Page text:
Straight away I had a good feel for what it was but visibility was poor and I wanted to be sure. I crept round the side and my suspicions were confirmed – a juvenile Little Stint. I was buzzing – it’s been a bumper autumn for this species but I never thought one would turn up here. To boot, the immaculate bird was super tame, showing down to a few feet. Only born a couple of months ago in the High Arctic, it probably hadn’t seen humans before. A truly memorable encounter … I doubt I’ll find anything better this year. It is a shame this site is highly private but that's how it goes.

Little Stint action. What a bird! Also some mobile phone footage below ...

This was a site first and the first in south-west Surrey since May 1994. All seven of the previous local records have been at Frensham back when the beach wasn’t disturbed, emphasising the rarity of this species locally. Also, fittingly, it becomes 150 for my south-west Surrey year list. Prior to this bird there had only been two records since the Millenium anywhere in outer Surrey, both at Tice’s. Funnily enough, one turned up there later today – surely the Tuesley bird.

Inevitably being on site for so long meant other stuff was noted, with the best my first Tuesley Tree Pipit of the year, which circled for a bit then flew south. Eight Meadow Pipits, a Wheatear and a couple of Yellow Wagtails were about, singles of Hobby and Kestrel shot through and 25 Tufted Duck that flew in bumped up the count of the moulting flock to 76 – a new record.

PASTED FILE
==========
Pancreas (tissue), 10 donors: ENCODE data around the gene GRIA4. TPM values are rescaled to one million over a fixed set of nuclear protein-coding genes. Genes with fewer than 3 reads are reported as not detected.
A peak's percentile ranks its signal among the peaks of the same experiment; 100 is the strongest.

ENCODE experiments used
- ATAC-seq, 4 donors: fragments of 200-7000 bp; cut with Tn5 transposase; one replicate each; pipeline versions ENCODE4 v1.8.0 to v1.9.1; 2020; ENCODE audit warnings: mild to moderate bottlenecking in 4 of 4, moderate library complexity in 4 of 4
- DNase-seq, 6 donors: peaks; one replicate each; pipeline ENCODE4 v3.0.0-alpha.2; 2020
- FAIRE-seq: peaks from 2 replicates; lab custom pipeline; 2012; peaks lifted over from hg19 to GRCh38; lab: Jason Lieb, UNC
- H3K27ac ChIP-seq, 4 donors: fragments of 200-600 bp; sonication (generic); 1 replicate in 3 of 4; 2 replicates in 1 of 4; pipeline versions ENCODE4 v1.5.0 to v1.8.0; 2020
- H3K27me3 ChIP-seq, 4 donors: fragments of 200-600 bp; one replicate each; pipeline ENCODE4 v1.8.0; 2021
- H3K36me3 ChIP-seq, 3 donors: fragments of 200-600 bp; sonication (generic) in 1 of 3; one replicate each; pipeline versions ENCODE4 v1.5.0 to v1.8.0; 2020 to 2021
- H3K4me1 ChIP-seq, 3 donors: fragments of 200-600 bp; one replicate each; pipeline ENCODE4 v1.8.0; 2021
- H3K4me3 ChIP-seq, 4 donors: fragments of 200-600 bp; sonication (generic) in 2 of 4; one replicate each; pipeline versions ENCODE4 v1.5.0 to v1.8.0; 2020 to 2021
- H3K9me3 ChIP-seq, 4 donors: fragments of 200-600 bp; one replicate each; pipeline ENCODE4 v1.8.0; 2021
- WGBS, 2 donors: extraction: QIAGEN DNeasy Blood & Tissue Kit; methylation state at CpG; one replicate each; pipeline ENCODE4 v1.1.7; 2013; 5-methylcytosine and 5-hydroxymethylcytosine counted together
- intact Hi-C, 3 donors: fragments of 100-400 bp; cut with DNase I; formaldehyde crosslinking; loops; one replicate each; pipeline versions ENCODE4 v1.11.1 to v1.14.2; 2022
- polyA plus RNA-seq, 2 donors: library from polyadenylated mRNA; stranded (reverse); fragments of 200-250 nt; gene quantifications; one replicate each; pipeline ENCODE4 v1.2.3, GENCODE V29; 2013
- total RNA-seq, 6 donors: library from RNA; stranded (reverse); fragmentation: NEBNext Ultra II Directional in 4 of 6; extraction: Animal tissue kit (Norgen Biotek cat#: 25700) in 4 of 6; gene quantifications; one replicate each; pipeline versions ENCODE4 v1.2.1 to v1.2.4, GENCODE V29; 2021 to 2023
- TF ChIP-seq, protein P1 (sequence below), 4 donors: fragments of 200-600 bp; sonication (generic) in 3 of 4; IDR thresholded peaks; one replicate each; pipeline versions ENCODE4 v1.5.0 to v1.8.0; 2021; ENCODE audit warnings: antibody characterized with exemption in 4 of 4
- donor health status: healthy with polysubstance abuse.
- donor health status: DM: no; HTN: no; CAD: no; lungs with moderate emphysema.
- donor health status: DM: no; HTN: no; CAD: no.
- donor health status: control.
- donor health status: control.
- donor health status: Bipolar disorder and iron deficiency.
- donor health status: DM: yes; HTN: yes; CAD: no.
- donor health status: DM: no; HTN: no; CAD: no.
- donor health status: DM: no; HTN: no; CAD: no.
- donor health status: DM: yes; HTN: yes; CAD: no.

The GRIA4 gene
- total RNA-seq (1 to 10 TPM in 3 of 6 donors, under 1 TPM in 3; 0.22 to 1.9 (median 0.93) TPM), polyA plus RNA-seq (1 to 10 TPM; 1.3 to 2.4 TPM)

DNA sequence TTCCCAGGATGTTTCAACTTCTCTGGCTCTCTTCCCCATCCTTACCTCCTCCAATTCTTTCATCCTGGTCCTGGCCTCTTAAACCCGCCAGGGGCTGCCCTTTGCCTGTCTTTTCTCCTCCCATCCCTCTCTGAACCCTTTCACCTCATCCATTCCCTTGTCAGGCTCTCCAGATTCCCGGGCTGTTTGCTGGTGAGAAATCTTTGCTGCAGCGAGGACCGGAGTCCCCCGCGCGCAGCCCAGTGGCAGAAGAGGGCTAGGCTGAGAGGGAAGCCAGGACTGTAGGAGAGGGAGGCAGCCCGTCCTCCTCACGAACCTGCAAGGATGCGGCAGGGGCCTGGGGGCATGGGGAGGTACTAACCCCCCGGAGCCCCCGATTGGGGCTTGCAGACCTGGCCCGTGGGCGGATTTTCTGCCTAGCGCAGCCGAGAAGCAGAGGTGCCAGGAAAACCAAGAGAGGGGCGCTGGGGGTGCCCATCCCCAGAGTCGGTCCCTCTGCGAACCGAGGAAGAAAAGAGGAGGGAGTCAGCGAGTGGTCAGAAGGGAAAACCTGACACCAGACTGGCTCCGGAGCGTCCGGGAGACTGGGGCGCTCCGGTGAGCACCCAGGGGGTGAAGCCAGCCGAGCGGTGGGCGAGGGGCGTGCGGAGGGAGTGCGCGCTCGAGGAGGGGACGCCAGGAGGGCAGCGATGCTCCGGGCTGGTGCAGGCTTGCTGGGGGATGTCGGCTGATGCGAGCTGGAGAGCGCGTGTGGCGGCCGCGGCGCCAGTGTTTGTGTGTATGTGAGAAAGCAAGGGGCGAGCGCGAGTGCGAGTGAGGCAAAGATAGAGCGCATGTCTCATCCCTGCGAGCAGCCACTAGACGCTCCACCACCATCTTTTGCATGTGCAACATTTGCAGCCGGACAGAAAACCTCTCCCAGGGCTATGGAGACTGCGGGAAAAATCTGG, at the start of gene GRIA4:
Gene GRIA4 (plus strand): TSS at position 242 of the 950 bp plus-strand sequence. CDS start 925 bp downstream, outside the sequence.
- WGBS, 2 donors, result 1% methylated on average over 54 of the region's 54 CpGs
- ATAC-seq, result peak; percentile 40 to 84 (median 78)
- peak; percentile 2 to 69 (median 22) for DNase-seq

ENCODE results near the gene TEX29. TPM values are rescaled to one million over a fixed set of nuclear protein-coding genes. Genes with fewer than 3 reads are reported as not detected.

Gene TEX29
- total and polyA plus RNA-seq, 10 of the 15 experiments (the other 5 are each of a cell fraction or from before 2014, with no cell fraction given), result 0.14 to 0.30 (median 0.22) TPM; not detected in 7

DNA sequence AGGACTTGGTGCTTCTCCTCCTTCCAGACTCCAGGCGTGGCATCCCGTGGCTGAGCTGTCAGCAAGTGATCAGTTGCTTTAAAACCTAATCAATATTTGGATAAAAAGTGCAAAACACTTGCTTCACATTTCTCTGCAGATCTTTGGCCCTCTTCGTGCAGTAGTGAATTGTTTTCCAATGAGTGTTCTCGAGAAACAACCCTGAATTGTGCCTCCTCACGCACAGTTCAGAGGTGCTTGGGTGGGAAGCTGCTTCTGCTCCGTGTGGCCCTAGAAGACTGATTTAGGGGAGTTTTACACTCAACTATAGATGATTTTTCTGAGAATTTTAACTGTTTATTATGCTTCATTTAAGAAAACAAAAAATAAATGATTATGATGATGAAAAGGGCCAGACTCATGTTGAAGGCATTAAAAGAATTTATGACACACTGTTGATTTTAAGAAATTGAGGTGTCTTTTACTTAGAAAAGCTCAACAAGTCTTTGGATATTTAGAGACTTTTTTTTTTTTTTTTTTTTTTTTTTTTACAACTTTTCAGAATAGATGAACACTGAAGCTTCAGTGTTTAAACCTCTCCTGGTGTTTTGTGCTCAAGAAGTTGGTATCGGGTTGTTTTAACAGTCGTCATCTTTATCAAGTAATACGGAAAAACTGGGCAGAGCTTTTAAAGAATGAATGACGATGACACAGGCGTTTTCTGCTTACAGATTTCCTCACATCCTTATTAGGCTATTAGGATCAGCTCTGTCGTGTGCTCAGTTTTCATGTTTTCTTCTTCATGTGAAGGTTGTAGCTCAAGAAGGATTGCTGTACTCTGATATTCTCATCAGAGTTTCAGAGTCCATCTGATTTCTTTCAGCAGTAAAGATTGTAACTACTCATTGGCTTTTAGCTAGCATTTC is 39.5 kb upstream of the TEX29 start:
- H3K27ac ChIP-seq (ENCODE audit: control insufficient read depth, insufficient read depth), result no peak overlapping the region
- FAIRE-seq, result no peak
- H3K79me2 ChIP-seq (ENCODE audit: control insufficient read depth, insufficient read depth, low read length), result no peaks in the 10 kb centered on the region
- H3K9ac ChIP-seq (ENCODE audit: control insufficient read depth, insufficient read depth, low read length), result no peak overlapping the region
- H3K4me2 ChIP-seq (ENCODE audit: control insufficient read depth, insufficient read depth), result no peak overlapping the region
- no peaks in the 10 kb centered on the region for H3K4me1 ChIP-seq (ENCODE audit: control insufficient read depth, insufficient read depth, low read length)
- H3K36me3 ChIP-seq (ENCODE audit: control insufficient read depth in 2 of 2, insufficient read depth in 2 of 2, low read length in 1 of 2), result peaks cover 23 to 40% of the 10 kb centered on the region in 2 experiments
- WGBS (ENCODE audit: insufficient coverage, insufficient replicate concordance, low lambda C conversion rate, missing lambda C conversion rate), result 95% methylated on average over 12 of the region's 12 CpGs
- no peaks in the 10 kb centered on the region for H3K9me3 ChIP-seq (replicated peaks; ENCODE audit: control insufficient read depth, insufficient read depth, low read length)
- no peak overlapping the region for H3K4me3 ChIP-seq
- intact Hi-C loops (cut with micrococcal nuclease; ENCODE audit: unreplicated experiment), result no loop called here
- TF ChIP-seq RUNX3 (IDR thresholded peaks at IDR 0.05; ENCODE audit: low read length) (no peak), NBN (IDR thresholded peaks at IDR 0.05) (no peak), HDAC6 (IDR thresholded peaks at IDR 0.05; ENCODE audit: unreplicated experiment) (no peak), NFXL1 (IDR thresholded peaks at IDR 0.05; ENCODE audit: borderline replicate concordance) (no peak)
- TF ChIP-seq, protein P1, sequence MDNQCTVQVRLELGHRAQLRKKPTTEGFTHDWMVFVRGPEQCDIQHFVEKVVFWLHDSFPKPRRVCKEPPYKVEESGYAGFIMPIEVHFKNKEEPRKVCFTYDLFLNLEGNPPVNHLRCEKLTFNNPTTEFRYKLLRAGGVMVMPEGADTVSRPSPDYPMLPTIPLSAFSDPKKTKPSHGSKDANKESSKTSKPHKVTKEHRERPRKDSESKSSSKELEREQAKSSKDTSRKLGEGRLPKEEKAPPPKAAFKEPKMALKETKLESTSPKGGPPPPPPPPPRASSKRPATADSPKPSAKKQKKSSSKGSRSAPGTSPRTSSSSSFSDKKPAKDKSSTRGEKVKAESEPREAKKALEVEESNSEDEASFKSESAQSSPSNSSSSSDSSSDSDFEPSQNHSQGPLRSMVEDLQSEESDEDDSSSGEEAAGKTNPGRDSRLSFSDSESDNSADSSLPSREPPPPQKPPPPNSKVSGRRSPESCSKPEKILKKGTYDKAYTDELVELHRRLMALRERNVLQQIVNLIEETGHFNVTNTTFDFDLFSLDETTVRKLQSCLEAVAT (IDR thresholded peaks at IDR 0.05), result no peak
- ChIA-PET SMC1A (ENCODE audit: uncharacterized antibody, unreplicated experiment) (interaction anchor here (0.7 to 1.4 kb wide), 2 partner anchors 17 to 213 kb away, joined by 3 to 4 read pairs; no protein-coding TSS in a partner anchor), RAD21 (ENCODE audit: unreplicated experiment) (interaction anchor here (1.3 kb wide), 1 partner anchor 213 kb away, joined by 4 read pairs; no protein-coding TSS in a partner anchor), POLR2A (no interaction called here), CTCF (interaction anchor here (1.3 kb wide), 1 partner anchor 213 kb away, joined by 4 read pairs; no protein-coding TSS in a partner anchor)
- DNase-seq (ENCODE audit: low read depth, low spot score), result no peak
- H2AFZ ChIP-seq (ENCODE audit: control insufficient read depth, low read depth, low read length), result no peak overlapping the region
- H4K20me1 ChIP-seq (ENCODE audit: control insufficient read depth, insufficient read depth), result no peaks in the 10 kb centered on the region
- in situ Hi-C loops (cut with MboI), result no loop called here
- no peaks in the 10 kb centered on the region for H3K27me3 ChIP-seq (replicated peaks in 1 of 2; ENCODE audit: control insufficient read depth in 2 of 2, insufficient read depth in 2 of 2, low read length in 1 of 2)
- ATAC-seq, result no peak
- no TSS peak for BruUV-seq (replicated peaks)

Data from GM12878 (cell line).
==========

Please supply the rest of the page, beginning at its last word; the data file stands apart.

Tree Pipit record shot (it's that time of year I'm afraid!).

Mid-afternoon I checked Frensham Great Pond, but the rain had cleared to high cloud with blue skies. An early female Pochard was a surprise on the south side and I counted a personal best 38 Great Crested Grebes. Interestingly I saw no hirundines whatsoever. A cursory check of Tuesley afterwards revealed that the stint had moved on …

Wednesday 15th

Ringing at Shackleford took place under dark, grey skies and a gentle northerly wind. Some 44 species noted during the session was pretty good, with the clear highlight a Golden Plover that bombed through north, calling manically as it went. A relatively early first of the autumn.

A slightly more distant wader than yesterday ...

Yet another Sedge Warbler was around – the fifth of the autumn here (and third to be ringed). A Tree Pipit over was only the third of 2021, while 40 or more Meadow Pipits were in the alfala. Other bits included Whinchat, Wheatear, Yellow Wagtail, Little Owl, Kestrel, Ring-necked Parakeet and two Grey Wagtails.

Sedge Warbler.

Thursday 16th

No observations of note today.